A fashionable young lady on the river bank in Hoi An.
They say children are happy for the most part, no matter the environment in which they are raised. With loving parents and a safe home, education, and the creature comforts we all expect, children grow and thrive where their families choose to live and work.
Vietnam is a very small country, roughly the size of New Mexico, and home to 66 million people. Despite being a rapidly developing country, there is a widening gap between the urban rich and the rural and ethnic poor. Large pockets of acute poverty, malnutrition, high mortality and low levels of education exist.
A young boy outside his family's restaurant.
With no wish to get into a political and humanitarian debate here, climbing on a soapbox to try and right the wrongs of this often sad world is not what my blog is about. However, I was at times quite disturbed when I saw how the lives of some of the beautiful children in southern Vietnam teeter on the edge of tragedy.
Minding the store.......................learning retail (which is a gigantic employer of every age group - never seen so many shops) at a very early age.
River boats, often family homes, transporting tourists and locals through Hue's waterways.
These were the children of the family who live permanently on this actual boat which we took on a very wet day........as it was a Saturday the boy was not in school and was spending his time with his sister. I saw no toys or books to help pass the hours for these two beautiful children on board their home and only playground.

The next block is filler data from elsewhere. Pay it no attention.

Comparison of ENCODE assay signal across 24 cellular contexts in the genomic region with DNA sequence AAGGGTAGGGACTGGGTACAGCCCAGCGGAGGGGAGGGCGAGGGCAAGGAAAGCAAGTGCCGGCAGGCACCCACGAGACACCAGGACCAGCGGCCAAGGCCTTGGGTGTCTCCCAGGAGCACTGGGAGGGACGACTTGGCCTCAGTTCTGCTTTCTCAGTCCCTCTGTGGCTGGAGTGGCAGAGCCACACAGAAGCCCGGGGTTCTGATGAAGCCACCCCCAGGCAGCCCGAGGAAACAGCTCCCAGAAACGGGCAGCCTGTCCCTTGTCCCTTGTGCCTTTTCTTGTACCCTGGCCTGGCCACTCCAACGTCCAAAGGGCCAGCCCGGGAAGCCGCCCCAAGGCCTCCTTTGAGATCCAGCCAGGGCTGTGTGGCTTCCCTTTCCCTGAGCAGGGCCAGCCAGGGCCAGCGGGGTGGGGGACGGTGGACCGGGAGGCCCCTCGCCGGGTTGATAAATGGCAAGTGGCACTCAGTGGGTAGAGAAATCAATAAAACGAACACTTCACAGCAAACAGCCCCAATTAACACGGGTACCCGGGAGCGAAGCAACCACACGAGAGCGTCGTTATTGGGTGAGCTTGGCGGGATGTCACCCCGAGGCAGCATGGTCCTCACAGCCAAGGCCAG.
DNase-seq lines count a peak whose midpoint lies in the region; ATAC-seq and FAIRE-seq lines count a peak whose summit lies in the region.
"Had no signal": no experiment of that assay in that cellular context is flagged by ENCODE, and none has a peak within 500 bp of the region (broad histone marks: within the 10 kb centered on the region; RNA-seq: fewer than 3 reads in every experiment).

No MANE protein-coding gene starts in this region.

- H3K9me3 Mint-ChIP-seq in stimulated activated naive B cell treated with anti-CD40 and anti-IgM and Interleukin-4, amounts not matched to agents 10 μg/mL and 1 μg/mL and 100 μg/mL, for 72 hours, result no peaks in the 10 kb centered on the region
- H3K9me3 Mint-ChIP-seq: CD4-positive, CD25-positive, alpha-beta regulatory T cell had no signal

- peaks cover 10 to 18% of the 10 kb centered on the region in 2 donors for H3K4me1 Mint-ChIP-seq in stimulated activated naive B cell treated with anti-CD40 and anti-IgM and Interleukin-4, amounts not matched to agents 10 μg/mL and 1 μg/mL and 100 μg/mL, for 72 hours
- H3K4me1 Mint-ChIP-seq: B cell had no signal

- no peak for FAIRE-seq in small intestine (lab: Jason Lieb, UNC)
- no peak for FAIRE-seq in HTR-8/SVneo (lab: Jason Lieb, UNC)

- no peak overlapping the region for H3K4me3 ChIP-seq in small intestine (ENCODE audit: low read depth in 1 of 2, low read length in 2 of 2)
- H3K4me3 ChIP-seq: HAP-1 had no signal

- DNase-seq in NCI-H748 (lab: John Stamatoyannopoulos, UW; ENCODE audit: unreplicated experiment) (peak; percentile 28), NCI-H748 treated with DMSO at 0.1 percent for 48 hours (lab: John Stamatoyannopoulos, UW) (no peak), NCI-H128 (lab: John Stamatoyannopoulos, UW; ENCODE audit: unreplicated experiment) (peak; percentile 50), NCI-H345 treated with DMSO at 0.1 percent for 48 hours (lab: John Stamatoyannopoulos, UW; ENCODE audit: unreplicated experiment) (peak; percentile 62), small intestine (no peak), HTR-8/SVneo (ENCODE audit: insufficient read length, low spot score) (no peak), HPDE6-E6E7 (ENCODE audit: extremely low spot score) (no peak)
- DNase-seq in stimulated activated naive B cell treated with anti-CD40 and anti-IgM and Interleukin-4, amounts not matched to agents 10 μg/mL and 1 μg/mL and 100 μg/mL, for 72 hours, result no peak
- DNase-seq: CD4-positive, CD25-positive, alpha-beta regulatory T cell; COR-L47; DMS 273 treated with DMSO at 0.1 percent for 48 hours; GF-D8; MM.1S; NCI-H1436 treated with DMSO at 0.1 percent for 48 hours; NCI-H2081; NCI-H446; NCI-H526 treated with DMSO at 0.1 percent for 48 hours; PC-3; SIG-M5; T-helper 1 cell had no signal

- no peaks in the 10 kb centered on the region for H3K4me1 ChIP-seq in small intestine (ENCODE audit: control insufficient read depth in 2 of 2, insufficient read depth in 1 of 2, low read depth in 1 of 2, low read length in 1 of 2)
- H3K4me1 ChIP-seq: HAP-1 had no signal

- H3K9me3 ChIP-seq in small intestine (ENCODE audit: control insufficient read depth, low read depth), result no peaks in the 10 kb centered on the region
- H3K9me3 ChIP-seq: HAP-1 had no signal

This family lived a very simple life on their small river 'dragon boat' home...........dad at the helm, mother trying to eke a living from selling a myriad of goods to tourists.
The prices were small, her efforts to sell were difficult to refuse. She modeled silk blouses and pajamas, draped robes around our shoulders, even tied a skirt around my waist. Thoughts of having to purchase yet another piece of luggage loomed so buying more than a just a few items was out of the question. I felt guilty.
Pity is a word which always sounds miserable. Perhaps misery to us is much different than what is perceived in situations such as this. I first felt it in an African village last year, and was then made to see that the children were happy with their lives because they knew no other.
Her smile as we left the boat was comforting. Knowing we had perhaps helped put a nourishing meal on the family table that day was good................
................but I think about these children daily, hoping and praying their childhood floating on the murky river will be safe. I hope that sooner rather than later the government of Vietnam will do more to help these people have a better future by providing more advanced education, cleaner conditions, a safer infrastructure, and pensions for the people in the south as well as the north. I felt the love of family in these hard working people and they deserve more assistance. I feel strongly that all these children deserve a better, safer life.